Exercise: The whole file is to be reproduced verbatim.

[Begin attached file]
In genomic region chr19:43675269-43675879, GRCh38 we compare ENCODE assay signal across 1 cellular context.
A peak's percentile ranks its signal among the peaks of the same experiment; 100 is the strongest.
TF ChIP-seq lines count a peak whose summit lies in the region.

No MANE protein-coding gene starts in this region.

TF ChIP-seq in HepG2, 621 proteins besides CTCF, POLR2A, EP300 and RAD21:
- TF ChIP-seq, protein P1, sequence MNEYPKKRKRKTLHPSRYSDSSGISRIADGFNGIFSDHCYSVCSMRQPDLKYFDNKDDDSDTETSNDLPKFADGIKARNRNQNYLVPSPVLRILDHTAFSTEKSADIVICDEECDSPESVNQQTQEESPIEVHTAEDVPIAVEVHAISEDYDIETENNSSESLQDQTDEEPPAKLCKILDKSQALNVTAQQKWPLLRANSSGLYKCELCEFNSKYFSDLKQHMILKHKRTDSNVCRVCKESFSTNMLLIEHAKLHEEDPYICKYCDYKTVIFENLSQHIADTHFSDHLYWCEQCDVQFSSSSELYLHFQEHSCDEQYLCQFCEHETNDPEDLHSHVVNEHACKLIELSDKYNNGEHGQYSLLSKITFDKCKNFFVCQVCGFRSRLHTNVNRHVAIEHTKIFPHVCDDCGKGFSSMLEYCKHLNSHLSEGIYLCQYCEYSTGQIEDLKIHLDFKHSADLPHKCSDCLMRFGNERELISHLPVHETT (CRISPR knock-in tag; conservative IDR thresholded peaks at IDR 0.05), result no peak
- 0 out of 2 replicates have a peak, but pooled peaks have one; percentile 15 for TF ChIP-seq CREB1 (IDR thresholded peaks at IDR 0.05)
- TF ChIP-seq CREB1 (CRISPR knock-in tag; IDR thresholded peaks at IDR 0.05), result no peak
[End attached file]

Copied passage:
In genomic region chr19:43675269-43675879, GRCh38 we compare ENCODE assay signal across 1 cellular context.
A peak's percentile ranks its signal among the peaks of the same experiment; 100 is the strongest.
TF ChIP-seq lines count a peak whose summit lies in the region.

No MANE protein-coding gene starts in this region.

TF ChIP-seq in HepG2, 621 proteins besides CTCF, POLR2A, EP300 and RAD21:
- TF ChIP-seq, protein P1, sequence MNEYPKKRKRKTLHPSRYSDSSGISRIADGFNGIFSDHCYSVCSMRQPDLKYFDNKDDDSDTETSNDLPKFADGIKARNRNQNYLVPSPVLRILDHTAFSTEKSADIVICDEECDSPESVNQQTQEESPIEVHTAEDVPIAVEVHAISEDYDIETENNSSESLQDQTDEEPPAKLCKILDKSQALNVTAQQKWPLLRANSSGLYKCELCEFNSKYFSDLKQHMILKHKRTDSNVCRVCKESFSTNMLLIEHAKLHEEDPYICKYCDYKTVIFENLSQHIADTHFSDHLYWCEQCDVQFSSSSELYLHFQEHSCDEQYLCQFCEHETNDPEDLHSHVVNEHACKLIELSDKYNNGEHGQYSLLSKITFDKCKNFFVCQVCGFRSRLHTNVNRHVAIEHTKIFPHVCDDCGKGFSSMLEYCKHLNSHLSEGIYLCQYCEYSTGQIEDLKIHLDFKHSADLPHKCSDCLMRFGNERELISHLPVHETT (CRISPR knock-in tag; conservative IDR thresholded peaks at IDR 0.05), result no peak
- 0 out of 2 replicates have a peak, but pooled peaks have one; percentile 15 for TF ChIP-seq CREB1 (IDR thresholded peaks at IDR 0.05)
- TF ChIP-seq CREB1 (CRISPR knock-in tag; IDR thresholded peaks at IDR 0.05), result no peak